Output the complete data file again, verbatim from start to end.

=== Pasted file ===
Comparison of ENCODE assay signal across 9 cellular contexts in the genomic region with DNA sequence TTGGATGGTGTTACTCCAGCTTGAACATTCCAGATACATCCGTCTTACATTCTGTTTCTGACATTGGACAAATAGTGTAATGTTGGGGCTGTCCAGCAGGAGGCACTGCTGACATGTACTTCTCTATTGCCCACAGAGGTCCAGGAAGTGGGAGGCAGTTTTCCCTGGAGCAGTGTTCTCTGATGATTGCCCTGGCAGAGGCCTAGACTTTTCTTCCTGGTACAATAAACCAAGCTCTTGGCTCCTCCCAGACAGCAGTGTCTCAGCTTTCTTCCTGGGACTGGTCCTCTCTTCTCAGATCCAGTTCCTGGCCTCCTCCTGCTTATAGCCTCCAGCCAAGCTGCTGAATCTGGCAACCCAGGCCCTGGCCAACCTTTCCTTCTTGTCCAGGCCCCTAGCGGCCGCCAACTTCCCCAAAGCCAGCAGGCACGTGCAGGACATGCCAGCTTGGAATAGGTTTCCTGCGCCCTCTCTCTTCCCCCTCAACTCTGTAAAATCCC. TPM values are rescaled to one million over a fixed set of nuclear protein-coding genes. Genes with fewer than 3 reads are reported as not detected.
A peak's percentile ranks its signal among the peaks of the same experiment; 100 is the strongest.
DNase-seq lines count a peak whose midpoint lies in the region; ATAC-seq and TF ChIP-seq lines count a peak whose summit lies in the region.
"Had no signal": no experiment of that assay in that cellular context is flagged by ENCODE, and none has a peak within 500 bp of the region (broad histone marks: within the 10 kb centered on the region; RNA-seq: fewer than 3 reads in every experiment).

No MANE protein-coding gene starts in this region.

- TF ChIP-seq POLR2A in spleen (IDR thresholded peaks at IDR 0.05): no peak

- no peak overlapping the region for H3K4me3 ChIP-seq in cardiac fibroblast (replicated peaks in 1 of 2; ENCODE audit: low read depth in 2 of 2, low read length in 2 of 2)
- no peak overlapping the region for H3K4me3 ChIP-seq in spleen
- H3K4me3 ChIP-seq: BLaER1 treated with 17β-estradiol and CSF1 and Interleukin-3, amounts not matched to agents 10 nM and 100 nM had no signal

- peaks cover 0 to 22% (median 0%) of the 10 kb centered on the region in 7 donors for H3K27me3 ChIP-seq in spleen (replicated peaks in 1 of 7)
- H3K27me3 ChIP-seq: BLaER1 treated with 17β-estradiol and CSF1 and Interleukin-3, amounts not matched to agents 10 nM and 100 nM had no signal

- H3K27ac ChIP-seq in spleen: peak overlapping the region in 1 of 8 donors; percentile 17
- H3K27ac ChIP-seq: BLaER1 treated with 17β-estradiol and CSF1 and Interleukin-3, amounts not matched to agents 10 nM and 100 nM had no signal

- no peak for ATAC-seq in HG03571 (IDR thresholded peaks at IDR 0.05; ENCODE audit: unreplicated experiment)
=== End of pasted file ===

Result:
Comparison of ENCODE assay signal across 9 cellular contexts in the genomic region with DNA sequence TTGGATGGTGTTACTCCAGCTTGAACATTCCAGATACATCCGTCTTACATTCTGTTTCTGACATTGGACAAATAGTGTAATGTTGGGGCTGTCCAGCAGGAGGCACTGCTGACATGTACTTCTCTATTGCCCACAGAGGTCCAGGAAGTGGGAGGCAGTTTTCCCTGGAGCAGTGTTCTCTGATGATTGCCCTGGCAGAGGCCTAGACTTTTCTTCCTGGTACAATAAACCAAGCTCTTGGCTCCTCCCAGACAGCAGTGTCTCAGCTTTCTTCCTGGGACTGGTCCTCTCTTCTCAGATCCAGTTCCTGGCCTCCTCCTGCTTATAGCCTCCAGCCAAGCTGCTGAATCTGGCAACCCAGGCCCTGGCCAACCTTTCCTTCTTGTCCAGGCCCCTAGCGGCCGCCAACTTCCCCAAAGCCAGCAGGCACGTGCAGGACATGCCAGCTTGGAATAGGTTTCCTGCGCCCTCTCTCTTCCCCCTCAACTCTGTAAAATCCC. TPM values are rescaled to one million over a fixed set of nuclear protein-coding genes. Genes with fewer than 3 reads are reported as not detected.
A peak's percentile ranks its signal among the peaks of the same experiment; 100 is the strongest.
DNase-seq lines count a peak whose midpoint lies in the region; ATAC-seq and TF ChIP-seq lines count a peak whose summit lies in the region.
"Had no signal": no experiment of that assay in that cellular context is flagged by ENCODE, and none has a peak within 500 bp of the region (broad histone marks: within the 10 kb centered on the region; RNA-seq: fewer than 3 reads in every experiment).

No MANE protein-coding gene starts in this region.

- TF ChIP-seq POLR2A in spleen (IDR thresholded peaks at IDR 0.05): no peak

- no peak overlapping the region for H3K4me3 ChIP-seq in cardiac fibroblast (replicated peaks in 1 of 2; ENCODE audit: low read depth in 2 of 2, low read length in 2 of 2)
- no peak overlapping the region for H3K4me3 ChIP-seq in spleen
- H3K4me3 ChIP-seq: BLaER1 treated with 17β-estradiol and CSF1 and Interleukin-3, amounts not matched to agents 10 nM and 100 nM had no signal

- peaks cover 0 to 22% (median 0%) of the 10 kb centered on the region in 7 donors for H3K27me3 ChIP-seq in spleen (replicated peaks in 1 of 7)
- H3K27me3 ChIP-seq: BLaER1 treated with 17β-estradiol and CSF1 and Interleukin-3, amounts not matched to agents 10 nM and 100 nM had no signal

- H3K27ac ChIP-seq in spleen: peak overlapping the region in 1 of 8 donors; percentile 17
- H3K27ac ChIP-seq: BLaER1 treated with 17β-estradiol and CSF1 and Interleukin-3, amounts not matched to agents 10 nM and 100 nM had no signal

- no peak for ATAC-seq in HG03571 (IDR thresholded peaks at IDR 0.05; ENCODE audit: unreplicated experiment)